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However, employers do not view digital as an effective solution in selecting skilled talent or finding the right person that fits company culture.

Undoubtedly, in 2016, digital lowers the cost and increases the speed of finding talent. Yet, on its own, it does not disrupt the means by which employers and employees find each other. As such, a shift toward the careful selection and use of the now abundant sources created through digital channels is necessary.

The recruitment process may be initiated through digital platforms but it is brought to fruition through human interaction—something Morgan Philip’s calls “Human Plus Recruiting.” Attracting and hiring talent will be a “Human Plus” challenge in 2016 in China. This combines hi-tech sourcing with human interaction from valued professionals and advisers.

Competitiveness and Productivity

Based on survey respondents, employers do not automatically associate competitiveness and productivity with paying lower salaries in absolute terms. However, as their own businesses tackle the challenge of stalled growth, they have become more selective and are only willing to pay more for specific talent with a proven track record.

Slower growth in absolute terms also means less middle management jobs due to less expansion. Regaining productivity in a slowdown also means addressing non-contributing management layers and the related compensation costs.

On the other hand, those companies, which had previously experienced huge growth – fueled by Greater China’s low cost export resources and rapid development – e.g. luxury companies in Hong Kong, electronics companies in Taiwan, international consumer companies in Mainland China, need to rethink and adapt their product and market strategies and so require talent that is adaptable and competitive in a new market environment.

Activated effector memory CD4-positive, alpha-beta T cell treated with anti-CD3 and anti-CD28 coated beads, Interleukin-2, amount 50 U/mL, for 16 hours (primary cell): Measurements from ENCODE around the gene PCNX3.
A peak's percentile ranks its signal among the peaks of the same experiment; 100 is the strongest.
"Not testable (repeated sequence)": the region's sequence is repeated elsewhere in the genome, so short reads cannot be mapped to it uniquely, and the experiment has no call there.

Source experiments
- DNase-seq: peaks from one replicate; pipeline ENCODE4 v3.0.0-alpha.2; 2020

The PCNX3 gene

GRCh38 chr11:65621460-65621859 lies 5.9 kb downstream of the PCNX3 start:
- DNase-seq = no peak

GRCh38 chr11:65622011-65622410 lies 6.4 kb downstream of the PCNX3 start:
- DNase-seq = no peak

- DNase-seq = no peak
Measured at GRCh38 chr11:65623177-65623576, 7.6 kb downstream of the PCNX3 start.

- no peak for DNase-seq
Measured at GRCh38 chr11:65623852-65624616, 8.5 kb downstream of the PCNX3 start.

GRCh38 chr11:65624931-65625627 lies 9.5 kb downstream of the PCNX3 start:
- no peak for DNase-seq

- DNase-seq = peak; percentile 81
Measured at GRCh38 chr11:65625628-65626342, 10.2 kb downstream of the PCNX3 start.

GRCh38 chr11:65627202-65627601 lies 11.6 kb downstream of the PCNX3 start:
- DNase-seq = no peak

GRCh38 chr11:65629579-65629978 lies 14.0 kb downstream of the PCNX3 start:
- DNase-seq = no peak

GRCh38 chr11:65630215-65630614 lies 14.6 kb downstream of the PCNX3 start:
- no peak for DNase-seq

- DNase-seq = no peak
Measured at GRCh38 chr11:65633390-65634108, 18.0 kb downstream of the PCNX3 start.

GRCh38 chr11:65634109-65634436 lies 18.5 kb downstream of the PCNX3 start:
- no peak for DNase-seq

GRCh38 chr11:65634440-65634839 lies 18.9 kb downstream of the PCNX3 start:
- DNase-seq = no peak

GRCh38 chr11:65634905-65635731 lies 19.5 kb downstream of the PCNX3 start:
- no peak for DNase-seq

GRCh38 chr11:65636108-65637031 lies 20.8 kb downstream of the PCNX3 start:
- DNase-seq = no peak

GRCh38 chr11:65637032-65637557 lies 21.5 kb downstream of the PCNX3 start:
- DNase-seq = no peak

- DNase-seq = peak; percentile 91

The challenge is that many candidates do not stay long enough in their previous companies and so it is difficult to evaluate their track record and real potential.

Shortage of Skilled Talent

The economic environment gives some relief to employers with ‘Meeting hiring targets to meet 2016 budget’ ranking 8 out of 19 in importance in Mainland China, 10 in Hong Kong and 13 in Taiwan respectively. But the shortage of skilled talent still ranks 4 or 5 on employers’ hiring challenge list in Hong Kong and in Mainland China.   

In recent years, vocational skilled education could not cope with the volume demanded by many Greater China sectors. In addition, the transformation of Mainland China, Hong Kong and Taiwan economies towards the higher end of the global value chain – higher added value product content, automation in manufacturing, growing share of services industries, digitalization and e-commerce – pose talent shortages as every employer struggles to find the required competencies.

Mainland China companies also emerge as credible competitors for top skilled talent in the region and globally. Together with Chinese government support, they even go out to attract foreign talent to meet their R&D and hi-tech needs.

Selection rather than Sourcing

It is interesting to note that sourcing enough candidates remains a relatively important concern, but less so, than selecting the best and right ones. Historically, staff turnover has been extremely high in Greater China fueled by many job opportunities and a less disciplined approach to qualified recruitment; inexperienced candidates willing to try out on the job and hiring managers/HR departments willing to recruit them under pressure of meeting hiring numbers.

In 2015, among those who declared a job change, 16% of men and 22.5% of women changed jobs after less than one year. Reasons given were higher salary and clearer career path for both groups, as well as better work-life balance for women, and company direction for men. Taken together with complex labor laws and high severance costs in Mainland China, this represents significant wastage in human resource management